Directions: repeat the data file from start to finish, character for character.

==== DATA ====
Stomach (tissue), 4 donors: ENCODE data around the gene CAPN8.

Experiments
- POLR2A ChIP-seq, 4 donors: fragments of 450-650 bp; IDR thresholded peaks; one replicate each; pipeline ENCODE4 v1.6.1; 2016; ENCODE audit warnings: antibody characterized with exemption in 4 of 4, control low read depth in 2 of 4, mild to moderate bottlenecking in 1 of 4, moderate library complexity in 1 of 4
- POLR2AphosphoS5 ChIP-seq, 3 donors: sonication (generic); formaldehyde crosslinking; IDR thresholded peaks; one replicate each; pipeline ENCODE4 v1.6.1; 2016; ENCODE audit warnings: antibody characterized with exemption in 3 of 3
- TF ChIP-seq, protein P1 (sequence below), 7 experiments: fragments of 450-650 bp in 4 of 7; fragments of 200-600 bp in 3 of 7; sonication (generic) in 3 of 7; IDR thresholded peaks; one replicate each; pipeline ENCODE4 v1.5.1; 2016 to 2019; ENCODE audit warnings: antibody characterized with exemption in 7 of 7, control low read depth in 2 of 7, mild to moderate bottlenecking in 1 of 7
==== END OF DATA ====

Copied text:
Stomach (tissue), 4 donors: ENCODE data around the gene CAPN8.

Experiments
- POLR2A ChIP-seq, 4 donors: fragments of 450-650 bp; IDR thresholded peaks; one replicate each; pipeline ENCODE4 v1.6.1; 2016; ENCODE audit warnings: antibody characterized with exemption in 4 of 4, control low read depth in 2 of 4, mild to moderate bottlenecking in 1 of 4, moderate library complexity in 1 of 4
- POLR2AphosphoS5 ChIP-seq, 3 donors: sonication (generic); formaldehyde crosslinking; IDR thresholded peaks; one replicate each; pipeline ENCODE4 v1.6.1; 2016; ENCODE audit warnings: antibody characterized with exemption in 3 of 3
- TF ChIP-seq, protein P1 (sequence below), 7 experiments: fragments of 450-650 bp in 4 of 7; fragments of 200-600 bp in 3 of 7; sonication (generic) in 3 of 7; IDR thresholded peaks; one replicate each; pipeline ENCODE4 v1.5.1; 2016 to 2019; ENCODE audit warnings: antibody characterized with exemption in 7 of 7, control low read depth in 2 of 7, mild to moderate bottlenecking in 1 of 7